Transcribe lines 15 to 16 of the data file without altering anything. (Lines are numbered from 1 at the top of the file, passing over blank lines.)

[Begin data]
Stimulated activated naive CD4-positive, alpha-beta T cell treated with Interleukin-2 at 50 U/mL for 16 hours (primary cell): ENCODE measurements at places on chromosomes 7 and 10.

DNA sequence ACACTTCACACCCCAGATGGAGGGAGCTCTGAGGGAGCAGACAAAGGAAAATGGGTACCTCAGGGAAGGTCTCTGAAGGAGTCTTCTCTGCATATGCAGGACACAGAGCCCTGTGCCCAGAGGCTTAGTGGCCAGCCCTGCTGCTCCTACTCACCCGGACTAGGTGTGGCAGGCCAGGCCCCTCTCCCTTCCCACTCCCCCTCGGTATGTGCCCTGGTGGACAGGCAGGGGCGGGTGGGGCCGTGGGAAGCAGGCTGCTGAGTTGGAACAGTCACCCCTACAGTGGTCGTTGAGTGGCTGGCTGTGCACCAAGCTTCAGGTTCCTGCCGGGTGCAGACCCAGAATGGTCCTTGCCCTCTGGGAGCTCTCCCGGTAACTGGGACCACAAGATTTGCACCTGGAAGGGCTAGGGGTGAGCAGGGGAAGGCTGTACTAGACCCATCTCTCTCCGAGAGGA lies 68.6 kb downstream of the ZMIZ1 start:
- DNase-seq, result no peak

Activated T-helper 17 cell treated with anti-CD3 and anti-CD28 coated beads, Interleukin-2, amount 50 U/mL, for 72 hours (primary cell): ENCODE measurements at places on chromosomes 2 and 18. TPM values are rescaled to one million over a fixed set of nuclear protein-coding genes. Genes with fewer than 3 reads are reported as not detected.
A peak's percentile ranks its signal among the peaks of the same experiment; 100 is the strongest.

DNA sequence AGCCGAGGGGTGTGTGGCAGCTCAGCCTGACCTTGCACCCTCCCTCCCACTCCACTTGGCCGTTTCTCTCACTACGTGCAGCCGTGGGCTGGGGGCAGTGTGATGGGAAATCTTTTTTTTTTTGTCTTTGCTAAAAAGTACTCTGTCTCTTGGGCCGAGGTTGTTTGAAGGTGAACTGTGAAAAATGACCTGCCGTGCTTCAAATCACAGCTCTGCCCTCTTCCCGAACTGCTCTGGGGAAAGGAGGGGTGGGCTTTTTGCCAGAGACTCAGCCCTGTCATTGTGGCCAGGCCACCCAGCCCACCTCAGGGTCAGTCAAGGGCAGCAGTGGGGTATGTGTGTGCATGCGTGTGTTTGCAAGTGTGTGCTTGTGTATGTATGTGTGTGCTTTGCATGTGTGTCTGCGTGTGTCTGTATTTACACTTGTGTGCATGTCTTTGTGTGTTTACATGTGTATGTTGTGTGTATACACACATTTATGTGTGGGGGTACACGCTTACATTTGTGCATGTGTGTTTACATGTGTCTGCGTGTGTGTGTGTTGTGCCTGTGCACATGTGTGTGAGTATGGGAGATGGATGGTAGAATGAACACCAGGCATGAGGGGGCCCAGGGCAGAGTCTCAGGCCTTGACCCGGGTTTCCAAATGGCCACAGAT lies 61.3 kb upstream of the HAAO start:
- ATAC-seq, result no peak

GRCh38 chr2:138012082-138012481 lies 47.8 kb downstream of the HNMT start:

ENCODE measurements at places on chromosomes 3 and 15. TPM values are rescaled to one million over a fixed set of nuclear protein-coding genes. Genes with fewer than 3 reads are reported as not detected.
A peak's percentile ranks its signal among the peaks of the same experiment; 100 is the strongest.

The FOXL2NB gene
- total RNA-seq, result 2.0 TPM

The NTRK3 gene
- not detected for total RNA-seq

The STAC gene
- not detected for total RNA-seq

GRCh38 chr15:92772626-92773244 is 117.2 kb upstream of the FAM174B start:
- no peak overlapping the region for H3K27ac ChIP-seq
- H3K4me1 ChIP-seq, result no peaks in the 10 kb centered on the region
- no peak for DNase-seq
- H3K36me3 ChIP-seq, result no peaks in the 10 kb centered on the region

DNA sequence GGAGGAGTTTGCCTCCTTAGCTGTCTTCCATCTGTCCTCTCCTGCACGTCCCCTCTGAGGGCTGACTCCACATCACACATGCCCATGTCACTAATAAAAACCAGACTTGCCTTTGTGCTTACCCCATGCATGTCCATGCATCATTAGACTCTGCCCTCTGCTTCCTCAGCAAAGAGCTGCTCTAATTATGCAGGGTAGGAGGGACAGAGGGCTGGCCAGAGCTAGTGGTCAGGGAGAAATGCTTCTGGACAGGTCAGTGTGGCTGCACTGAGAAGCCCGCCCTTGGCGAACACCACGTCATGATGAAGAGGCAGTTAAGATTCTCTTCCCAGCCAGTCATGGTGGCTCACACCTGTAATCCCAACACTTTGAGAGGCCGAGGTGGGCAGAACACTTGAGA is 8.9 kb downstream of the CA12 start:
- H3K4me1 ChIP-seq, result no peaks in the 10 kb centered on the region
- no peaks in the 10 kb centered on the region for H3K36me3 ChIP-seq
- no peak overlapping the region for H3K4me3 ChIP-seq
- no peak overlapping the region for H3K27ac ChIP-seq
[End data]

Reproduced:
The STAC gene
- not detected for total RNA-seq